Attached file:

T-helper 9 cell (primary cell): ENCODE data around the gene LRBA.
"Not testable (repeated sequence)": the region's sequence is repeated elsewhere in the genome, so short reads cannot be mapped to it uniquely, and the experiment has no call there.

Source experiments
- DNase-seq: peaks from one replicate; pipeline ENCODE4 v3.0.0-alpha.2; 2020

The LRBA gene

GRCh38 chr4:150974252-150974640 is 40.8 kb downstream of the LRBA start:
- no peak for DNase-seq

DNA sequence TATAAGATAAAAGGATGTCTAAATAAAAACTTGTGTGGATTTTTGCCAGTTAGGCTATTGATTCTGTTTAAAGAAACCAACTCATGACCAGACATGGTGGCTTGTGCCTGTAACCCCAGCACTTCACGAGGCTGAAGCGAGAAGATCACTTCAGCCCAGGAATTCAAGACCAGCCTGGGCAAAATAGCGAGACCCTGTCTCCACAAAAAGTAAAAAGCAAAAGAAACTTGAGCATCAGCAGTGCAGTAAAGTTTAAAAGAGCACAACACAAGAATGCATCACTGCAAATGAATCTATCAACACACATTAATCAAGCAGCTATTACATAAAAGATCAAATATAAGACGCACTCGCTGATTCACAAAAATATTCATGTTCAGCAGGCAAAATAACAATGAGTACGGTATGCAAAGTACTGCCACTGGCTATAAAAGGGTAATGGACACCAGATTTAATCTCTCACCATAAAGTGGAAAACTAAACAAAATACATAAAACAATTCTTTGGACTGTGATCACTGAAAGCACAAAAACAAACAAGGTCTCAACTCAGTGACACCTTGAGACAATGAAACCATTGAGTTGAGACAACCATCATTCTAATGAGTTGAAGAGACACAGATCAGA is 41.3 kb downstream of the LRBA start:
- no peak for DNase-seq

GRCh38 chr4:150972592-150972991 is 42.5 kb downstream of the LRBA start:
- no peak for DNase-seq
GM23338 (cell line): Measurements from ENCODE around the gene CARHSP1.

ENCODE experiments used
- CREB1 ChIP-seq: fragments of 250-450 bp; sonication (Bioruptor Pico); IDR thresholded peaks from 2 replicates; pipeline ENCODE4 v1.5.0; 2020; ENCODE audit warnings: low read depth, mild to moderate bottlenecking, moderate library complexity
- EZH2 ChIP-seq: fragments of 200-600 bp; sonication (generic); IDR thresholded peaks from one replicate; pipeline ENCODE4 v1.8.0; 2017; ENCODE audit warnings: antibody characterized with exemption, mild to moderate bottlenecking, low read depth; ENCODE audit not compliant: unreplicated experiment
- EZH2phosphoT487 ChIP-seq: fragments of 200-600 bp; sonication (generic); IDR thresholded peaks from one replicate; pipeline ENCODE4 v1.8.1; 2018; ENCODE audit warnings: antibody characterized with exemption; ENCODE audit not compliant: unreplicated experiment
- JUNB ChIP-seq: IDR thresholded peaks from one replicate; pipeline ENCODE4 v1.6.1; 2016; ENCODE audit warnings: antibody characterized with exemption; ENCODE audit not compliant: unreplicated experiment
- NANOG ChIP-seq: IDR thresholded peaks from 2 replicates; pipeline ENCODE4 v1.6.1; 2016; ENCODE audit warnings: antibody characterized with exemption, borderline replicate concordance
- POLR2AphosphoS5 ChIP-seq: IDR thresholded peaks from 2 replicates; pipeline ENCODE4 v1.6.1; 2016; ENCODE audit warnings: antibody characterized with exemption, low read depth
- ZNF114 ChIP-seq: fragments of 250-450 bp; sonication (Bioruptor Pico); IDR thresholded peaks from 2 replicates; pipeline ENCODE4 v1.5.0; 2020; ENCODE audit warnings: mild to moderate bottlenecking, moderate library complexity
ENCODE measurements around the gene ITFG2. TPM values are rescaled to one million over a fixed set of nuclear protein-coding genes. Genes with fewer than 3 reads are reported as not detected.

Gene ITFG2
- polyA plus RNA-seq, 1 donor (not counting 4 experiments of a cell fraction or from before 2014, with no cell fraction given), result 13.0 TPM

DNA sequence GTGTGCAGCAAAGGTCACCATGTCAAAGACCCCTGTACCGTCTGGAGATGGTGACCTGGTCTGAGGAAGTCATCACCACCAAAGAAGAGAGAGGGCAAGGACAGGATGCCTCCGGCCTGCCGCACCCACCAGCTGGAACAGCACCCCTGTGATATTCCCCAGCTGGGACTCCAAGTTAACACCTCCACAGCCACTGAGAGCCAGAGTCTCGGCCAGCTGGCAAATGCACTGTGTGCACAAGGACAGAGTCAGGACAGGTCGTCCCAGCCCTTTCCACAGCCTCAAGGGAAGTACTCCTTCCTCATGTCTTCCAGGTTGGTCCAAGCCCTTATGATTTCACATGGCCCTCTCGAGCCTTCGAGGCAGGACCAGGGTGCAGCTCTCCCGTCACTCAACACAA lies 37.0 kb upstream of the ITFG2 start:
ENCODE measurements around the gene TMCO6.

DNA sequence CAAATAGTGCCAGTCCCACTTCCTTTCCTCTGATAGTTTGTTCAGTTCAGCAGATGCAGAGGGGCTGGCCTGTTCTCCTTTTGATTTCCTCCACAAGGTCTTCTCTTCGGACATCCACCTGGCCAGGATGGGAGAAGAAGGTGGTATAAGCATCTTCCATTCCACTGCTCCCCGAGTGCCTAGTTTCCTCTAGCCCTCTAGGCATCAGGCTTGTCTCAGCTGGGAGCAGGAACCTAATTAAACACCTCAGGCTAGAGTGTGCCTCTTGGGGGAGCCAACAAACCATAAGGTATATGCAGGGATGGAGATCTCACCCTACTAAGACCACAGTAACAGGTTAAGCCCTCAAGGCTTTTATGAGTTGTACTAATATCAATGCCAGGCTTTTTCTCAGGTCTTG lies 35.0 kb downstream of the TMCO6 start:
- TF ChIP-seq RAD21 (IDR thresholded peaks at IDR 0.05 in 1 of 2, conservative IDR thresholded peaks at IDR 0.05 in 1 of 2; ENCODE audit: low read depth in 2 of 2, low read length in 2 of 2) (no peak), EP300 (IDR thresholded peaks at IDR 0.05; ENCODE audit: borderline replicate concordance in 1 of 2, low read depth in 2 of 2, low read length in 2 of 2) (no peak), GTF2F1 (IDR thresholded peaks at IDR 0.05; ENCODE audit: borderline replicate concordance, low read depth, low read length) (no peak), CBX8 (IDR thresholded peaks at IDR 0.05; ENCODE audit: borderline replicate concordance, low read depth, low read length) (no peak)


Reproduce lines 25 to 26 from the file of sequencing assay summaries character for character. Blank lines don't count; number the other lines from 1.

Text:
ENCODE measurements around the gene TMCO6.

DNA sequence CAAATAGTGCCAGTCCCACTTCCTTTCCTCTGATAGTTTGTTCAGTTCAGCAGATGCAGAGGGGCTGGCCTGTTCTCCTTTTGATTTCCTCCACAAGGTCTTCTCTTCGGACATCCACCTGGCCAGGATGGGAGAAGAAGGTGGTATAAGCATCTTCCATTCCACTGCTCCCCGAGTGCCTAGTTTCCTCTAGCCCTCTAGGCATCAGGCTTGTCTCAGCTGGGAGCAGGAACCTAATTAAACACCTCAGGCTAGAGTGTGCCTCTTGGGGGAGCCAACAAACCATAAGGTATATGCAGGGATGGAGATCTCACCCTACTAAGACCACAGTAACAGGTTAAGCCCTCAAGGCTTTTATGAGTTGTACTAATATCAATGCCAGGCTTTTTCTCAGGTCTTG lies 35.0 kb downstream of the TMCO6 start: